Apple already uses USB-C on most of its devices.
The most puzzling thing about Apple’s reluctance to adopt USB-C is that the company has already largely adopted the format. In fact, the company was the very first to introduce USB-C into the mainstream, with the 2015 MacBook (although several other companies contributed to the standard). It uses USB-C exclusively on all of its new devices, with the exception of the occasional headphone jack or Ethernet port.
In some ways, Apple has adopted USB-C more strongly than the rest of the tech industry, which still likes to throw in a USB Type-A or HDMI port now and then.
It’d be one thing if Apple had adopted USB-C for its PCs and Lightning for its mobile devices, or if Lightning had something special over USB-C. But even the iPad Pro, Air, and Mini have moved on to the new connector. For the budget iPad, I can kind of understand sticking to Lightning, since Apple is recycling an old design. But for the ever-changing iPhone, there’s little excuse.
Even the iPhone charger you now have to buy separately is terminated on the other end with a USB-C port. It’s absurd.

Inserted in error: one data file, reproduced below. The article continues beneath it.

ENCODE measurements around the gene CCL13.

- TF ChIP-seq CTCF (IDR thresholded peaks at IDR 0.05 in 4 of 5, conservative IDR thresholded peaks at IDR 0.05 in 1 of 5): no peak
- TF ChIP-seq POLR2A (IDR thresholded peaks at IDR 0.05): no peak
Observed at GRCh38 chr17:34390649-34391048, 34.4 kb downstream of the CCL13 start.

One of the issues that have plagued USB-C, especially at the outset, is that charging protocols sometimes vary from device to device. Apple has a ton of power to shape the tech industry, and the iPhone’s adoption of USB-C would likely help further standardized the connection.
In earlier OnePlus devices, for example, you weren’t able to get fast charging unless you used the company’s own charging tech, despite having a USB-C port. Things have gotten better, but I do occasionally come across USB-C devices that won’t charge through my preferred adapter.
With Apple joining the fray, the industry is more likely to coalesce around certain charging protocols. This doesn’t mean companies couldn’t advance things in their own way either, just that there would need to be some degree of interoperability between chargers.
You’ll always be able to find a charger
Here in NYC, most of the young people I know have iPhones. That means it’s not uncommon to be in a situation where I can’t borrow a USB-C charger from a friend because, well, they only have Lightning chargers. In other parts of the world where Android is more common, the opposite might happen.
It goes without saying that if everyone used interoperable chargers and charging standards, you’d never have to worry about finding a charger again.